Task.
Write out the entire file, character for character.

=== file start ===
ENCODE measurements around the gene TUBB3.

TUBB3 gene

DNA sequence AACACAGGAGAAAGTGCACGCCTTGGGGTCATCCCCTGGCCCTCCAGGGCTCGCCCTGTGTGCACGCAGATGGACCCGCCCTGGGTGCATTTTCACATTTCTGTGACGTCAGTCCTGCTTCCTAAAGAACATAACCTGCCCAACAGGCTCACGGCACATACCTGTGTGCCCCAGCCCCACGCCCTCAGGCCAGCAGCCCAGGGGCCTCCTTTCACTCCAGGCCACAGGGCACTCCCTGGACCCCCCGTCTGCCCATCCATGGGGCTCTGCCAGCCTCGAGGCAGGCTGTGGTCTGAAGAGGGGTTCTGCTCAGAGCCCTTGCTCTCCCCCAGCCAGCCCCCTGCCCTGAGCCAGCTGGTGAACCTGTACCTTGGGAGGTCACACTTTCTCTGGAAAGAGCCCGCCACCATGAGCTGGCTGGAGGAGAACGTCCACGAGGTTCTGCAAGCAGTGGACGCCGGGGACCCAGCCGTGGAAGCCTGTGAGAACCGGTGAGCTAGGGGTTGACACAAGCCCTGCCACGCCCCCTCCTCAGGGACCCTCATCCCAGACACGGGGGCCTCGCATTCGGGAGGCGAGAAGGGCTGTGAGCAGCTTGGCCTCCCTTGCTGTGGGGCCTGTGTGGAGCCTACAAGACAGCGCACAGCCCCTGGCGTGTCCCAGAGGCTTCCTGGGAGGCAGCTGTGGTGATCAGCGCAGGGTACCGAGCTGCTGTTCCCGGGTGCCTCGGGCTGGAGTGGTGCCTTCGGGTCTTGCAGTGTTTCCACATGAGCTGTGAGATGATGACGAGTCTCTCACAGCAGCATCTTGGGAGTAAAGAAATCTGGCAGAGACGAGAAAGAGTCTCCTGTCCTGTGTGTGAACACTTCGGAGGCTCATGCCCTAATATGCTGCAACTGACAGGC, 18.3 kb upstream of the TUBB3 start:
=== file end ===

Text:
ENCODE measurements around the gene TUBB3.

TUBB3 gene

DNA sequence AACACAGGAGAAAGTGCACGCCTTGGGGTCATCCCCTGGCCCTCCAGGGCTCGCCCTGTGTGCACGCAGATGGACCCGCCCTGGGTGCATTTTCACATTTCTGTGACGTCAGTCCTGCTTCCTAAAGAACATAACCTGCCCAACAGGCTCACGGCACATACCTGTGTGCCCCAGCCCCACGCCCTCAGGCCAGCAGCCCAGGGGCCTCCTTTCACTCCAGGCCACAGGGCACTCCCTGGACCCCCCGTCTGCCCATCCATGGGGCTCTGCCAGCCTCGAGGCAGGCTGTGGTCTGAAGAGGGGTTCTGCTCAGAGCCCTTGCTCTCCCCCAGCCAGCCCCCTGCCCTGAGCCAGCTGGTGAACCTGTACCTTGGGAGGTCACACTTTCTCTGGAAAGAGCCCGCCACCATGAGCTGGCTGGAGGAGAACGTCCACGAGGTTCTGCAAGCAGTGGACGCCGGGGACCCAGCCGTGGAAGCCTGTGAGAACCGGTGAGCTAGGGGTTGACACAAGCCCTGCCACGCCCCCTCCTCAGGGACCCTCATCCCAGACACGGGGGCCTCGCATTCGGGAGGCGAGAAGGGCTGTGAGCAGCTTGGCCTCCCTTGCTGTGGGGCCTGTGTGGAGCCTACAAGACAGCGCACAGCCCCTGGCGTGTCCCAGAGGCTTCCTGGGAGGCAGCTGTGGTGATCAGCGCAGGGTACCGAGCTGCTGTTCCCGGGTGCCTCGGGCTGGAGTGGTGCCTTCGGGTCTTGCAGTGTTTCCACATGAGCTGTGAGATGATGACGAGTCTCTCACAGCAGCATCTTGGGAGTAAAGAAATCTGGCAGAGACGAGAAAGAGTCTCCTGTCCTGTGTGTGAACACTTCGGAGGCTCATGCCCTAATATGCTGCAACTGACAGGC, 18.3 kb upstream of the TUBB3 start: